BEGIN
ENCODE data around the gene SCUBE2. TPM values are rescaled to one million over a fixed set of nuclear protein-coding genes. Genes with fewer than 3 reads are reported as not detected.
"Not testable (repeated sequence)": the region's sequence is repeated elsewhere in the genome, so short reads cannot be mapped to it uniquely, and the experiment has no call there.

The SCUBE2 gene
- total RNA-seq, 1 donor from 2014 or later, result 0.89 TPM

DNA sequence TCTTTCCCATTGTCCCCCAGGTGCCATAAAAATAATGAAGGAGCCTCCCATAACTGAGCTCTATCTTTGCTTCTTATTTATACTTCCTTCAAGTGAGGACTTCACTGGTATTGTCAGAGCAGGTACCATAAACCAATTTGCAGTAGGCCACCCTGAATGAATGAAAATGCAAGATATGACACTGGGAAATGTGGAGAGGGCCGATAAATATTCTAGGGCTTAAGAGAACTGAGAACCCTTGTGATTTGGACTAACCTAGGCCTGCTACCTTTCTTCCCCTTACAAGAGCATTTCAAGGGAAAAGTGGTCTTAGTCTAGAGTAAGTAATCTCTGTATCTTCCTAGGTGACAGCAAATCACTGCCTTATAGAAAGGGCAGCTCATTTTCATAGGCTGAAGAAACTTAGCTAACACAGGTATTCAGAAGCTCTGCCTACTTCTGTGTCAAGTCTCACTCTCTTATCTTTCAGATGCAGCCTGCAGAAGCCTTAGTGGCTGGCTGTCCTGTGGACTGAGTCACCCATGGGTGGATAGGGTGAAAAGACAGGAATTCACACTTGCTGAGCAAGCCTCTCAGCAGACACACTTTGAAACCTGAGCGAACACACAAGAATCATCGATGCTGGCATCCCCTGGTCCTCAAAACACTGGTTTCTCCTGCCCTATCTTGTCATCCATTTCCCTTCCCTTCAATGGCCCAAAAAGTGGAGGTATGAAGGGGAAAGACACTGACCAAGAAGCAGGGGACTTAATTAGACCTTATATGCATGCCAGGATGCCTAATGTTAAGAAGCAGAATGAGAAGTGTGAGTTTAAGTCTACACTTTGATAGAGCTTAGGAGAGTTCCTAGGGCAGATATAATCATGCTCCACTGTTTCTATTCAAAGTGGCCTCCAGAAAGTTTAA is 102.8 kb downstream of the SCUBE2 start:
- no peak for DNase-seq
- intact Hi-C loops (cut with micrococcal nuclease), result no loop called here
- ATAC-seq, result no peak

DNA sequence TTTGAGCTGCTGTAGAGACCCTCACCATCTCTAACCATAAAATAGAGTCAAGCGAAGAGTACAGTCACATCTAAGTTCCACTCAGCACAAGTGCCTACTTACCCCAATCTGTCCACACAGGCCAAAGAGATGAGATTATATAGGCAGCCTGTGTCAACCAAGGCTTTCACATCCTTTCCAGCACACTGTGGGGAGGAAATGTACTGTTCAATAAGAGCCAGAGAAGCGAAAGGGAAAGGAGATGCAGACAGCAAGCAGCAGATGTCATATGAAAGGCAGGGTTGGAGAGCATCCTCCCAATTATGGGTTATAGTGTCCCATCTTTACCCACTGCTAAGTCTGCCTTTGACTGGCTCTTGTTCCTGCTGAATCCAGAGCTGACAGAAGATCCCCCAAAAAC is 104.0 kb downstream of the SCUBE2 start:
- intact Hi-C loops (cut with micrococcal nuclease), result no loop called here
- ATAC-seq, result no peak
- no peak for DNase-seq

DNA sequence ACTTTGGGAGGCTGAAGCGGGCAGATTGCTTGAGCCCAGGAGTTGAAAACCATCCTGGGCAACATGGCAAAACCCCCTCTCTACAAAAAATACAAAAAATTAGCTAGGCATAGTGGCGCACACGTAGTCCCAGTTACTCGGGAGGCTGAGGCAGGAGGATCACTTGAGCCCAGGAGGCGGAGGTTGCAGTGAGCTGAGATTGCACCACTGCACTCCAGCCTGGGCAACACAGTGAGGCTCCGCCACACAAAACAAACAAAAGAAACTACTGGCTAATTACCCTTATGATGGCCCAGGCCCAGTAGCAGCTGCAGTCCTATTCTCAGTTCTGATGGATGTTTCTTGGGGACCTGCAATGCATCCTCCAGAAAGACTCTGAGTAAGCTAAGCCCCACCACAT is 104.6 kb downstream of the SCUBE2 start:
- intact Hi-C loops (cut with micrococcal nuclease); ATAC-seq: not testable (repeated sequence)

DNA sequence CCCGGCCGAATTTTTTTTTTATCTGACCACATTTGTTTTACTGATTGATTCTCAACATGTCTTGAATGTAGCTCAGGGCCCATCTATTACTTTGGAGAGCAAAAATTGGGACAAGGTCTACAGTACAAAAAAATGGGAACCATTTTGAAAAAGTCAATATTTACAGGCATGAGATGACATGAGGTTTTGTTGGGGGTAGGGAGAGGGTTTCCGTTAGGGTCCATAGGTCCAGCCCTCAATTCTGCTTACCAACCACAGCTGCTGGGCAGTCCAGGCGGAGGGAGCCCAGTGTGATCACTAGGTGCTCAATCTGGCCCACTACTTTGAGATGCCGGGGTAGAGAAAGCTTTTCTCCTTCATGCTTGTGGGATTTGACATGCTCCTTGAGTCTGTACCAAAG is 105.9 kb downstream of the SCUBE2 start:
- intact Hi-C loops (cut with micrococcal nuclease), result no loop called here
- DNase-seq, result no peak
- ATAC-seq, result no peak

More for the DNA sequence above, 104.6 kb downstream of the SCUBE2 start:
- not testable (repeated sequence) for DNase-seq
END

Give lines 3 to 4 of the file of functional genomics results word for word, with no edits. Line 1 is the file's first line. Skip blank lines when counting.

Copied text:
The SCUBE2 gene
- total RNA-seq, 1 donor from 2014 or later, result 0.89 TPM